A national and international collaboration of researchers from seven universities has been awarded a $2.5 million grant to study the use, impact and cost effectiveness of medicines among older people.
The five-year study to be undertaken by the Centre of Research Excellence in Medicines and Ageing will analyse large pools of prescription and other data to investigate the actual use of medicines among older Australians, examining safety, cost and the appropriateness of prescription.
Professor Andrew McLachlan from the University of Sydney, who jointly leads the CRE in Medicines and Ageing, said the cross disciplinary study would help to understand the benefits and harms of medicines used across the adult lifespan.
“Medicines have an important place in health and are commonly used for long periods, sometimes life-long. Using medicines wisely requires a careful balance between benefits and harmful effects.
“Currently, there is limited information to guide the use of medicines over a lifetime. Using large linked datasets, the CRE in Medicines and Ageing will generate much needed evidence about real world medicines use to support clinical and pharmaceutical policy decisions,” he said.
The CRE in Medicines and Ageing is a collaboration between researchers at the University of Sydney, Australian National University, The Sax Institute, University of Western Australia, University of NSW, University of Technology Sydney, and the Institute for Clinical and Evaluative Sciences in Canada.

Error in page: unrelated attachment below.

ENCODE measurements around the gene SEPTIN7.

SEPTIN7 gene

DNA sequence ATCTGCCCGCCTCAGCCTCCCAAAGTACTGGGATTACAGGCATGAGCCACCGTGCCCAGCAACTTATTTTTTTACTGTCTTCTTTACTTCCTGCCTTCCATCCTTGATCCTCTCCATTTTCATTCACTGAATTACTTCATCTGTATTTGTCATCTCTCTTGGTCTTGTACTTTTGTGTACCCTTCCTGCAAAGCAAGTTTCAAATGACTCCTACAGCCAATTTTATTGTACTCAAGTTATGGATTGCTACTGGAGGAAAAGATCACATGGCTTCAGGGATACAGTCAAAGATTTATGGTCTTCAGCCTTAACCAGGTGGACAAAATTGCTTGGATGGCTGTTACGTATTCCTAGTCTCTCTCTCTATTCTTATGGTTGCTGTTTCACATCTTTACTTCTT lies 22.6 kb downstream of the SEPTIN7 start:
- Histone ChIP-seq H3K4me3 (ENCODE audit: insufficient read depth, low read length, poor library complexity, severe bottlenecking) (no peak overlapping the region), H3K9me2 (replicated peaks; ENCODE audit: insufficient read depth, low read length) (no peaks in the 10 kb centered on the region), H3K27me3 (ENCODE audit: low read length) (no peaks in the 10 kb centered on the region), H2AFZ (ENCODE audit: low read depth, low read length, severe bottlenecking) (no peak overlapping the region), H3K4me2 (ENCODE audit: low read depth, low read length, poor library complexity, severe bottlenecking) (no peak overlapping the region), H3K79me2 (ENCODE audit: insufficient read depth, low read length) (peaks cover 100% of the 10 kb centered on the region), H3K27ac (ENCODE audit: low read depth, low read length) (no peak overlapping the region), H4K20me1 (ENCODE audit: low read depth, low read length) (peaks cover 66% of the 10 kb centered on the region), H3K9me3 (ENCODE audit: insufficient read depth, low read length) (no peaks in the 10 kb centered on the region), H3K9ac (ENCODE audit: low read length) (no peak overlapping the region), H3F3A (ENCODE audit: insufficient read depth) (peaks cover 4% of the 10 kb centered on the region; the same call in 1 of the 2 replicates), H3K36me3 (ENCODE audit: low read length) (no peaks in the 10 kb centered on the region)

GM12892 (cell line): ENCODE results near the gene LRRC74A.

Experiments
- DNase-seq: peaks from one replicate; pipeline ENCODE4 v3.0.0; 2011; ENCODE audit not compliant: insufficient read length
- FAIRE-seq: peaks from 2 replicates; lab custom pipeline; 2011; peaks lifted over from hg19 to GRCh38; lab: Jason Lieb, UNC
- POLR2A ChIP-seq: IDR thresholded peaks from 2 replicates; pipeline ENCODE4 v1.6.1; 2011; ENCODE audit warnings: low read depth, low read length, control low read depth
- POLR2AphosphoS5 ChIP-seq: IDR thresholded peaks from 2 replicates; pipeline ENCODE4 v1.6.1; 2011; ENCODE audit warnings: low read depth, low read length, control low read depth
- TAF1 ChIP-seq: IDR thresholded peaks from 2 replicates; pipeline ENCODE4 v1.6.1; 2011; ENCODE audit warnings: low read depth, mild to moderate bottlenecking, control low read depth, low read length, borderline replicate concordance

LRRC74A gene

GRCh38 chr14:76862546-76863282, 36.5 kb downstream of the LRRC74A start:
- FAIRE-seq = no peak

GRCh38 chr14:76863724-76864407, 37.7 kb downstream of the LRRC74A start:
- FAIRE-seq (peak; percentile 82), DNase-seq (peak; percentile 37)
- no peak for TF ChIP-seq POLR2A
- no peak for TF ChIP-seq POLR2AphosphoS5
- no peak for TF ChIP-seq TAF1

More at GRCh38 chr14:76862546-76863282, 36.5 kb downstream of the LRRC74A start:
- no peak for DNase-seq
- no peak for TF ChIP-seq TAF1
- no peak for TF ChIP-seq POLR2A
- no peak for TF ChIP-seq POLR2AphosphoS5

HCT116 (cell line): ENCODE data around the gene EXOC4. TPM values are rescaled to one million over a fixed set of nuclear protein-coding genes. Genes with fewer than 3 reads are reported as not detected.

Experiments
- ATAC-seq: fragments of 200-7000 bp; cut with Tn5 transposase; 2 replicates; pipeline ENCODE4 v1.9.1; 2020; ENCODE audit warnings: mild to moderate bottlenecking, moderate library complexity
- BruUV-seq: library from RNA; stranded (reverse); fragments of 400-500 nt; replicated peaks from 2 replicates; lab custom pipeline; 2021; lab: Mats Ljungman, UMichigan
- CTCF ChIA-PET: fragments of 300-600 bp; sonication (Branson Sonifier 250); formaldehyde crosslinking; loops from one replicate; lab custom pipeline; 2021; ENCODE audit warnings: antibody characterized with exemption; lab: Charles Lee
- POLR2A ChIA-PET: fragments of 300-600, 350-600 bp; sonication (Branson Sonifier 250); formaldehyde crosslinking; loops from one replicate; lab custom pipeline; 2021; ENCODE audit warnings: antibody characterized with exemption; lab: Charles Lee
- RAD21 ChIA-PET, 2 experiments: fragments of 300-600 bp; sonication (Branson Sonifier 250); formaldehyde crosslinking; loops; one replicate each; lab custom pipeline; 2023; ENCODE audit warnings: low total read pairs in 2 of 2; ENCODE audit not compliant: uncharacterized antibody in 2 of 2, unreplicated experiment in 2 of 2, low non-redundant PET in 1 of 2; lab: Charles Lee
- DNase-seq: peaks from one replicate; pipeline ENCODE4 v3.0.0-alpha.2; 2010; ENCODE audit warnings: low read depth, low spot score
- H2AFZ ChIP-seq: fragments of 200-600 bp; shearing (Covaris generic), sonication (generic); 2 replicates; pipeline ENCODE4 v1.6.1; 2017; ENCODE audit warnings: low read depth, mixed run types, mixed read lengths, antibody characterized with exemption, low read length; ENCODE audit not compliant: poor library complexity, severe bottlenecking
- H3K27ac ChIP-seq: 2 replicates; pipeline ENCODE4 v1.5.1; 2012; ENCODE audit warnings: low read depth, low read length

In particular, the study funded by the National Health and Medical Research Centre will focus on medicines used widely for cardiovascular disease and diabetes, cancer, respiratory disease, pain management and mental health. Another area of investigation will be the use of antipsychotic drugs in residents of aged-care facilities.
Director of the Centre for Health Economics Research and Evaluation at the UTS Business school Dr Rosalie Viney and one of the 10 chief investigators on the project said the centre’s researchers were particularly interested in the drivers of health care costs in the last six months of life.
“Are there medicines that are dangerous together that are causing hospitalisation in that period?” Prof Viney said.
She said while medicines are rigorously tested before being approved for release, clinical trials do not quantify the longer-term clinical outcomes of medicines in specific patient groups, such as older Australians.
“Tests are conducted in highly selected patient populations under conditions that don’t reflect the way medicines are used in the real world over long time periods,” she said.
Dr Viney, Professor in Health Economics, is widely recognised for her expertise in the economic evaluation of medicines.